Water is highly reflective, and clear. We represent it as blue because it's actually reflecting the sky or surrounding colors. Cartoons have made water universally recognize water as being blue, too. So it's a safe color to go for. If it's an algae-infested pond you might want to go for greens or blue greens here. If you're going for a cloudy day you could do a base of a Cool grey. Next, I'm turning that vague wisps of color into solid shapes of color with B12. I free-handed all this based on my instinct but you could map them out with the B000 if you wanted. I was making the blobs of color follow the arch of the water and mirror the blobby shapes I drew for the water. I'm also breaking up some of the base shapes with some smaller shapes. I'm making sure that the steepest curve of the crown of water gets the most white (light) and then I'm essentially just shading the other areas. As a midtone for the whole piece so it can be a little forgiving. Here's the entire layer of B12. Notice that I've defined it in a way that it's no longer dependent on the line art to have its shape. That's good! Now you can really go to town by pushing the contrast on the water. I've gone in with B14 to create the contrast. Contrast is created where a dark color meets a light color (arrows). This will make these areas stand out and create the 3d effect you're probably going for. It's still a little chunky here. Back in with B000 I'm adding some light shading and dimension to the big stark white areas and blending some of the B12 and B14 together. Creating some areas of soft blends and some areas with hard color edges also creates areas of interest. Variety is the spice of life. Here's a close up:
Now that the splash itself has been completed, I want to give my splash a place to live. I colored the background (puddle) with B000 in a layer as even as I could—but it doesn't have to be perfect. I'm adding some swirls and surface texture into the water with B12. I'm taking advantage of that lovely brush tip on the sketch markers and using the organic shapes created with my strokes to dictate the shapes that are coming out. I'm leaving gaps of the base color between my darker color to create the highlights. experiment. It's fun. I wanted to fade off the top of the water without having too much of a sudden stopin the image so I used B000 in a couple layers around the top area of the water where its fading into the distance. You can build up layers into a remarkable number of tones in one marker. I also blended a little but of the B12 at the bottom parts to soften some edges. I think this effectively portrayed the depth I was going for.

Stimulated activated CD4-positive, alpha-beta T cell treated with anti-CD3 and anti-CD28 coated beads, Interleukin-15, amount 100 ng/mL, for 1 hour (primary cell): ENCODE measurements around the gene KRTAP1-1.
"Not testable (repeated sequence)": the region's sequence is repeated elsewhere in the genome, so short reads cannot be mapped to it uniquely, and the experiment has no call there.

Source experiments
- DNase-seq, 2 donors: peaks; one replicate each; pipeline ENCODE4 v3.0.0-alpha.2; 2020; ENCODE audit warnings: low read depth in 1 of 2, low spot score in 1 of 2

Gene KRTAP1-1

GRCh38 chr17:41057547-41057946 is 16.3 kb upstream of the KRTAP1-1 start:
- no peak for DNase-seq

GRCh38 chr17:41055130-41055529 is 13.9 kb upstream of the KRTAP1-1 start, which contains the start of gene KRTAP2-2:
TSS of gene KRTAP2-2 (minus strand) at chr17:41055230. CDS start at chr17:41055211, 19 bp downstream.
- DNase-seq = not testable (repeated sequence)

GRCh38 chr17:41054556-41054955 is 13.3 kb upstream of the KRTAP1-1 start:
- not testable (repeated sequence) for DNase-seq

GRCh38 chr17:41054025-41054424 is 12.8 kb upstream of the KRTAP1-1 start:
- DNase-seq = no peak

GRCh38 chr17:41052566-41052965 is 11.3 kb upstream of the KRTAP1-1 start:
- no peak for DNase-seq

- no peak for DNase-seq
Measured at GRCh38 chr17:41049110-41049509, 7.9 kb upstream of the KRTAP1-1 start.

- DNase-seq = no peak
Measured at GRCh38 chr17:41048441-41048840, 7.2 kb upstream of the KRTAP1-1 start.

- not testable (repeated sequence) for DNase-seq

I inked the water with Sky Blue Copic Multiliner SP. I went right over the almost invisible pencil lines that were there. Here the inking finished. I went over a few times in areas where the contrast was important, or the lines needed some thickness like the front of the crown.That's the point nearest the viewer where the lines should be more prominent and I left the back as a single line. I touched a little into the water surface too so that the splash wouldn't be the only thing with line defining its form in the image which can look a little odd. Looks done? Nope! One more thing to do!
It's a rare image of mine that doesn't have a bit of Copic Opaque White built into it. I thought some of the little waves in the water needed to have a sheen on them. I've used the Opaque White with the wee brush it comes with to add a stroke of white to the crest of the wee waves (1.) and then using a soft synthetic watercolor brush with water (2.) I've blended the line down a little to soften the edge. The brush merely needs to be damp, not sopping wet!
Too much water will be a bad wet mess. Less is more when blending. Protip: the Copic Opaque white is actually water soluble. Once its dry it's not stone. I put all my little brush strokes of white down first, then I want back with my water color brush to blend down after most of the white had dried. If you haven't caked the white on, it's very easy to reactivate with a touch of water.< While I had my Opaque White handy, I also tapped some little dots of white around the little drops of water. This adds little bit of water spray and creates more movement and variety in the water. My last step is to go through with the Opaque White with brush and add all the highlights and reflected light back into the image. Arrows show where the white was placed. You can use a gel pen, but I've found the white created with the Opaque White has a greater longevity and brighter white color. The tapered brush allows you to make dynamic strokes from thick to thin, and the water soluble nature lets you experiment with a little more mixed media. If you're nervous about trying...don't be. Art is experimentation. Mistakes are what we learn from, so go ahead make some mistakes :) Speaking of mistakes here's an example of one I made! I got a little carried away with my brush and accidentally got a little streak of white on my page. I just cleaned my brush off in water, dried the bristles and wiped up the extra white paint. All the better! Here's the final image of the splash, scanned and adjusted to be as close to the original as possible.
I hope you've enjoyed this tutorial! Let me know if you have questions and comments below!